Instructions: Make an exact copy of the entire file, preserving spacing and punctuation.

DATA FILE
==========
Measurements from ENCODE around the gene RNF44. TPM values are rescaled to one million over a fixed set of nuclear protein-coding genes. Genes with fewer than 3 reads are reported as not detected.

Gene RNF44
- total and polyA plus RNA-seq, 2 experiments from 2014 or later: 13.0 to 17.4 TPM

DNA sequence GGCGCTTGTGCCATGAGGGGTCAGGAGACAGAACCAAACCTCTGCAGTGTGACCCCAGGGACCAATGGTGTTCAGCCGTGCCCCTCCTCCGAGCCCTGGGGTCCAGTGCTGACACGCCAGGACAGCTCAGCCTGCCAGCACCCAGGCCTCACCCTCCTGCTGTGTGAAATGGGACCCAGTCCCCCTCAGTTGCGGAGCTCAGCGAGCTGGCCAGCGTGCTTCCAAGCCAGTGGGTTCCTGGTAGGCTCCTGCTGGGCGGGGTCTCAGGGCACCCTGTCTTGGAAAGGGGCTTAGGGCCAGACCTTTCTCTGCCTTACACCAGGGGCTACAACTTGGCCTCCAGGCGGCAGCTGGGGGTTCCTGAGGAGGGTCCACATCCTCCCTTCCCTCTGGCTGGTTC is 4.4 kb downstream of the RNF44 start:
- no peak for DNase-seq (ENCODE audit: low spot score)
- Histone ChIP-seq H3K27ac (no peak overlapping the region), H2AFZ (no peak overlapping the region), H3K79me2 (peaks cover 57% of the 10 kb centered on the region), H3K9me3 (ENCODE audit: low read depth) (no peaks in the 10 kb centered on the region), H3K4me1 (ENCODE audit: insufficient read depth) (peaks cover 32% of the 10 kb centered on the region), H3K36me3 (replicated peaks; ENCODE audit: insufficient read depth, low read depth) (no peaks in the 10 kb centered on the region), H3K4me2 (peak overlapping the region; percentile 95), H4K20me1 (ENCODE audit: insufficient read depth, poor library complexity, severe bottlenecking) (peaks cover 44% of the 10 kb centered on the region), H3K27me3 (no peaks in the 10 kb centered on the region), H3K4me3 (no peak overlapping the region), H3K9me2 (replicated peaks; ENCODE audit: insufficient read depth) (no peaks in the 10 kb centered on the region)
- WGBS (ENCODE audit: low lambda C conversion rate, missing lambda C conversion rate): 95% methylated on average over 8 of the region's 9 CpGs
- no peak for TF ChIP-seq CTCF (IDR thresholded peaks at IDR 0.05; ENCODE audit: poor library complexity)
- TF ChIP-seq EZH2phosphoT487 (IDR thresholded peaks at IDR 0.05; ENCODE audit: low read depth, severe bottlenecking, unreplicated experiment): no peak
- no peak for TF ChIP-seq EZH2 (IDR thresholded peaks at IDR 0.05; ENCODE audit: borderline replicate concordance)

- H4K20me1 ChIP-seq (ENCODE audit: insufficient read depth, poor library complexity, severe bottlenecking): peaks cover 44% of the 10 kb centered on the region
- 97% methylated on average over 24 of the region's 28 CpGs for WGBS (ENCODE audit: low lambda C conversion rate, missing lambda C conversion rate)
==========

Measurements from ENCODE around the gene RNF44. TPM values are rescaled to one million over a fixed set of nuclear protein-coding genes. Genes with fewer than 3 reads are reported as not detected.

Gene RNF44
- total and polyA plus RNA-seq, 2 experiments from 2014 or later: 13.0 to 17.4 TPM

DNA sequence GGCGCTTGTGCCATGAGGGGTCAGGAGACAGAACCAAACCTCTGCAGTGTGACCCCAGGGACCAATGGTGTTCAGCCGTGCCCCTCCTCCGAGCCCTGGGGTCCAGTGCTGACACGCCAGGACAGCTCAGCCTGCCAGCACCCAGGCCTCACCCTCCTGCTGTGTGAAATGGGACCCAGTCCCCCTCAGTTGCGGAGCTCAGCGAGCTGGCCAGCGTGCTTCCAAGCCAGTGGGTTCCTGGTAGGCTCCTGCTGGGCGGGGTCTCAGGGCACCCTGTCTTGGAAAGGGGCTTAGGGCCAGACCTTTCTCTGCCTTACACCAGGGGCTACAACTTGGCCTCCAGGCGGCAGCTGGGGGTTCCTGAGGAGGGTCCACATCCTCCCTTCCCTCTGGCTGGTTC is 4.4 kb downstream of the RNF44 start:
- no peak for DNase-seq (ENCODE audit: low spot score)
- Histone ChIP-seq H3K27ac (no peak overlapping the region), H2AFZ (no peak overlapping the region), H3K79me2 (peaks cover 57% of the 10 kb centered on the region), H3K9me3 (ENCODE audit: low read depth) (no peaks in the 10 kb centered on the region), H3K4me1 (ENCODE audit: insufficient read depth) (peaks cover 32% of the 10 kb centered on the region), H3K36me3 (replicated peaks; ENCODE audit: insufficient read depth, low read depth) (no peaks in the 10 kb centered on the region), H3K4me2 (peak overlapping the region; percentile 95), H4K20me1 (ENCODE audit: insufficient read depth, poor library complexity, severe bottlenecking) (peaks cover 44% of the 10 kb centered on the region), H3K27me3 (no peaks in the 10 kb centered on the region), H3K4me3 (no peak overlapping the region), H3K9me2 (replicated peaks; ENCODE audit: insufficient read depth) (no peaks in the 10 kb centered on the region)
- WGBS (ENCODE audit: low lambda C conversion rate, missing lambda C conversion rate): 95% methylated on average over 8 of the region's 9 CpGs
- no peak for TF ChIP-seq CTCF (IDR thresholded peaks at IDR 0.05; ENCODE audit: poor library complexity)
- TF ChIP-seq EZH2phosphoT487 (IDR thresholded peaks at IDR 0.05; ENCODE audit: low read depth, severe bottlenecking, unreplicated experiment): no peak
- no peak for TF ChIP-seq EZH2 (IDR thresholded peaks at IDR 0.05; ENCODE audit: borderline replicate concordance)

- H4K20me1 ChIP-seq (ENCODE audit: insufficient read depth, poor library complexity, severe bottlenecking): peaks cover 44% of the 10 kb centered on the region
- 97% methylated on average over 24 of the region's 28 CpGs for WGBS (ENCODE audit: low lambda C conversion rate, missing lambda C conversion rate)